BATTERING ESCALATES. It often begins with behaviors like threats, name calling, abuse in your presence (such as punching a fist through a wall) and/or damage to objects or pets. It may escalate to restraining, pushing, kicking, slapping, pinching, tripping, biting, throwing, or grabbing. Finally, it may become life-threatening with serious behaviors such as choking, breaking bones, or the use of deadly weapons. (Remember, ANY household item can be used as a dangerous weapon!)
SOME FACTS ABOUT DOMESTIC ABUSE
|Adult domestic violence is one of the most serious public health and criminal justice issues facing women today. Most victims of domestic violence are women. Between 91-95% of all documented domestic violence cases are women being abused by male partners. About 1-2% is physical abuse of men by their female partners, and 3-8% of the total number of reported domestic violence cases involve same-sex relationship abuse. |
|Every woman is at risk for becoming a victim of domestic violence. Domestic violence has no regard for socio-economic status, race, ethnicity, religion, employment status, physical ableness, age, education, marital status, or sexual orientation. In fact, being FEMALE is the only significant risk factor for being a victim of domestic violence. |
|Batterers use emotional, psychological, economic and physical abuse as ways of controlling their victims. Abuse is NOT caused by stress, anger, or alcohol or other drug involvement. Many people find it difficult to understand why people batter their partners. This may be why, when we hear excuses like, “he had a bad day”, “she lost her temper”, or “he was drunk and out of control”, we often accept them as viable reasons why the attack occurred. But battering has more to do with the batterer’s attitudes, beliefs, and relationships to others than it has to do with these common excuses. Many men believe that they have the right to control their spouses, and to enforce their will on those around them, particularly females. Many men believe that it is the man’s duty to control his wife, regardless of the methods used. Some men even believe that women “need” to be “disciplined”. These beliefs and attitudes, coupled with society’s tolerance of domestic violence, makes it one of the most difficult problems for our society to overcome. |
|Children in families where there is domestic violence suffer negative consequences even if they are not the targets of the abuse. Children who witness their mothers being abused by their fathers (or vice versa) often exhibit health problems, sleeping difficulties, acting-out behaviors, and feelings of guilt, anger, fear and powerlessness. In addition, research suggests that boys who witness their mothers being abused often grow up to be abusers themselves, thereby continuing the cycle of domestic violence. |
|Even though the vast majority of victims of domestic violence are women, males are becoming increasingly the victims of domestic violence. The California Department of Justice states that the arrest rates for female perpetrators of domestic violence doubled between the years 1991 and 1996.1 |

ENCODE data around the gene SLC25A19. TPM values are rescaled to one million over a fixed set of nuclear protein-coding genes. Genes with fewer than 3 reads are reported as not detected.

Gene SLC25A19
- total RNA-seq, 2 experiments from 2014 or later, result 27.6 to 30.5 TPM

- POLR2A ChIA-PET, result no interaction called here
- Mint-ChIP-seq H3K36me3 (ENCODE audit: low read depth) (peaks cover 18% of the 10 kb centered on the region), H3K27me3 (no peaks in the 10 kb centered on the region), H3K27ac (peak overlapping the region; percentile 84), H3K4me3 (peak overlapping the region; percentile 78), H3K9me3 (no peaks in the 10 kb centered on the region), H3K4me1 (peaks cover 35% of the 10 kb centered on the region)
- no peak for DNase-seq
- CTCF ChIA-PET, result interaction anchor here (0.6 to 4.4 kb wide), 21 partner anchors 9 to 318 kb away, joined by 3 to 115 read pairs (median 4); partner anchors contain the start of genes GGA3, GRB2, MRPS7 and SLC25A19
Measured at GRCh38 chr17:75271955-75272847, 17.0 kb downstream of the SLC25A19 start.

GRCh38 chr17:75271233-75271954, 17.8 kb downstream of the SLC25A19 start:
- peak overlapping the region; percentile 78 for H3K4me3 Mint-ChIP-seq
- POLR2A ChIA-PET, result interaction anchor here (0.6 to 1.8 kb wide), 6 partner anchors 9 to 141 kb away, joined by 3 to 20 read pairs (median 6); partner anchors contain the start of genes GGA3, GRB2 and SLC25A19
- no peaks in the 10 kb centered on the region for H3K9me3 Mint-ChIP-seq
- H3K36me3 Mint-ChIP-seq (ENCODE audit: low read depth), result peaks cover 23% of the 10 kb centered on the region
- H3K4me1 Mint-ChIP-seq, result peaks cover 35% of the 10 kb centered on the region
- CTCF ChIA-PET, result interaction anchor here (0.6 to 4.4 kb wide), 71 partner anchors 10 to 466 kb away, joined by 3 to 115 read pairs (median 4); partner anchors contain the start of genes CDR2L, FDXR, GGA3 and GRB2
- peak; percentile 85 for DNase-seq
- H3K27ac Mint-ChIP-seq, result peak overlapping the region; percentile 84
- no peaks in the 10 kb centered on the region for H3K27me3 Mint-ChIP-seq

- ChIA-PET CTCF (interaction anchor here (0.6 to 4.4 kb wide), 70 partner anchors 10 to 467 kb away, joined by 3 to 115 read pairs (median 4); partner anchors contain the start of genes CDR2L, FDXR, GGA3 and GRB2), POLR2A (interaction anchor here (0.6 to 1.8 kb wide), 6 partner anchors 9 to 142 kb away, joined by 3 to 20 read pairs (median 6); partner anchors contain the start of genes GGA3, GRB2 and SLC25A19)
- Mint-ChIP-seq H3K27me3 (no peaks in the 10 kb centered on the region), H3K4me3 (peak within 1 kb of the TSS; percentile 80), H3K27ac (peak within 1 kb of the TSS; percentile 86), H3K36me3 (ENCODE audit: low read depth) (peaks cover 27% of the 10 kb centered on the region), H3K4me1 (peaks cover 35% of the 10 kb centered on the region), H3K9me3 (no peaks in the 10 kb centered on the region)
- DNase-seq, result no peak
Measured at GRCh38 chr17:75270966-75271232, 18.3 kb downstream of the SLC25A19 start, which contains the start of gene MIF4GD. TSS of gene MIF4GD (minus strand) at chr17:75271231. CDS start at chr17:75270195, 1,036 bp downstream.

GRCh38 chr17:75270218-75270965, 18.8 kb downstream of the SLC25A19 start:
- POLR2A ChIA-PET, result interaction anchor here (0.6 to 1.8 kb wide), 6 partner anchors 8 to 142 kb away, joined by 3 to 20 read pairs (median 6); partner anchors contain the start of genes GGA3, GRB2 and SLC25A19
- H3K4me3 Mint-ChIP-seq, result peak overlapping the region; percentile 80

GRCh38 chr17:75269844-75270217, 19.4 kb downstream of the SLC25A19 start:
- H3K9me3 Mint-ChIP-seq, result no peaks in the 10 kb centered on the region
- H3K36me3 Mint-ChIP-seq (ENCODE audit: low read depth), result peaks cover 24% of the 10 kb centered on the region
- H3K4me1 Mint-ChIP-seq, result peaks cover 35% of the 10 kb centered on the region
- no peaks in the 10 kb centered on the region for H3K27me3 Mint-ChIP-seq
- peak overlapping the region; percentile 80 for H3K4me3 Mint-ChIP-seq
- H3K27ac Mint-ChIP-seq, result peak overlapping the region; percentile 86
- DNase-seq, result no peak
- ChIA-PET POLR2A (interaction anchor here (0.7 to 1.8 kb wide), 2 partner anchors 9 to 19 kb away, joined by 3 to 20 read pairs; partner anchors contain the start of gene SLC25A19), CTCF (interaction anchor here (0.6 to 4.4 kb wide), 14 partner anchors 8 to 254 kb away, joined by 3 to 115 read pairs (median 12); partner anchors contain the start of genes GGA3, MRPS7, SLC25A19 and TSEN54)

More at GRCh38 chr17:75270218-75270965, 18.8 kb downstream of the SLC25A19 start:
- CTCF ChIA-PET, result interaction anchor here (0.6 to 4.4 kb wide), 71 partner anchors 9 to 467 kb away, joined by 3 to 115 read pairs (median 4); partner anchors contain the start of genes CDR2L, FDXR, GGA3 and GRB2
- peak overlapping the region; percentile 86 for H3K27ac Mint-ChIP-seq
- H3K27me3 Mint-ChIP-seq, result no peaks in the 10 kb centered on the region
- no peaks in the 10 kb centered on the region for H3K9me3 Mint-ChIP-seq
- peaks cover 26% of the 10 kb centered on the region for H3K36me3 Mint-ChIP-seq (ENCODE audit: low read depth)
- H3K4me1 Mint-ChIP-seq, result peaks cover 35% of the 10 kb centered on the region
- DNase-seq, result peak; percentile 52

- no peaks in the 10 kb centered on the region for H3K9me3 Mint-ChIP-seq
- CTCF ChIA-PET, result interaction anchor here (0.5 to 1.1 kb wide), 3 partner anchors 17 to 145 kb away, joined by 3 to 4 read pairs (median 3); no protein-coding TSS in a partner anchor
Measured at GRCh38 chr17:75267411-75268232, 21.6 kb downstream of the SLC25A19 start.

|The U.S. Department of Justice indicates that women are twice as likely to be murdered by their domestic partners as men. |
|Research indicates that women who are assaulted by their male partners are 9 times more likely to tell the police or other persons than men who are assaulted by their wives.|
|1 D.L. Fontes, Psy.D., Employee Assistance Report, “The Hidden Side of Spousal Abuse”, April 1999 |
SOME MYTHS ABOUT DOMESTIC ABUSE
|MYTH: When someone is battered, he/she must have done something to deserve it. |
FACT: Battering is never the victim’s fault. NEVER. Batterers abuse their partners as a way to control them. Domestic violence is about control, not about punishment or discipline.
|MYTH: Battering usually ends after a couple gets married or has children. |
FACT: Battering usually gets WORSE over time, not better. Getting married and/or having children does not protect someone from becoming a victim. In fact, sometimes it makes the situation worse.
|MYTH: Alcohol and other drug use may cause battering. |
FACT: Most people who use alcohol or other drugs do not abuse their partners. And many people who never use alcohol or other drugs do abuse their partners. While it is true that perpetrators of domestic violence are sometimes under the influence of alcohol or other drugs when the episode occurs, battering and alcohol or other drug abuse are 2 separate problems – neither is caused by the other. Anyone who abuses another person while under the influence of alcohol or another drug needs help for BOTH problems.
|MYTH: If a woman wants to end the violence, she should just leave. If she doesn’t leave, it is because she either likes the abuse, or she doesn’t want to leave. |
FACT: Women may stay in abusive relationships due to fear, lack of resources or options, psychological damage, loss of self-esteem, depression, or other reasons. It is important to remember that LEAVING the relationship may also be dangerous – more women are killed by their partners AFTER they leave the relationship than at any other time. Women who stay in abusive relationships are not weak or stupid – they are SCARED.
BARRIERS TO LEAVING A VIOLENT RELATIONSHIP
Some reasons why women stay generally fall into three categories:
Lack of resources
|—||most women have at least one dependent child|
|—||many women are not employed outside of the home|
|—||many women have no property that is solely theirs|
|—||some women lack access to cash or bank accounts|
|—||women who leave fear being charged with desertion and losing their children or joint assets|
|—||a woman may face a decline in living standards for herself and her children|
|—||clergy and secular counselors are often trained to see only the goal of “saving” the marriage at all costs, rather than the goal of stopping the abuse|